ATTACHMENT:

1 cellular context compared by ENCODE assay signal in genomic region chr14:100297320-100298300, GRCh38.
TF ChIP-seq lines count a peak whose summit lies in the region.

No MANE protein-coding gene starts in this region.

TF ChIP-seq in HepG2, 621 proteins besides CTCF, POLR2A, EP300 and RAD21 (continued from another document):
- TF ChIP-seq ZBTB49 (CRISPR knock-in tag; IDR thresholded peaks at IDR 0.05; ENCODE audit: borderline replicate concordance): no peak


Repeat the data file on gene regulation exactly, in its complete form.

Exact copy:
1 cellular context compared by ENCODE assay signal in genomic region chr14:100297320-100298300, GRCh38.
TF ChIP-seq lines count a peak whose summit lies in the region.

No MANE protein-coding gene starts in this region.

TF ChIP-seq in HepG2, 621 proteins besides CTCF, POLR2A, EP300 and RAD21 (continued from another document):
- TF ChIP-seq ZBTB49 (CRISPR knock-in tag; IDR thresholded peaks at IDR 0.05; ENCODE audit: borderline replicate concordance): no peak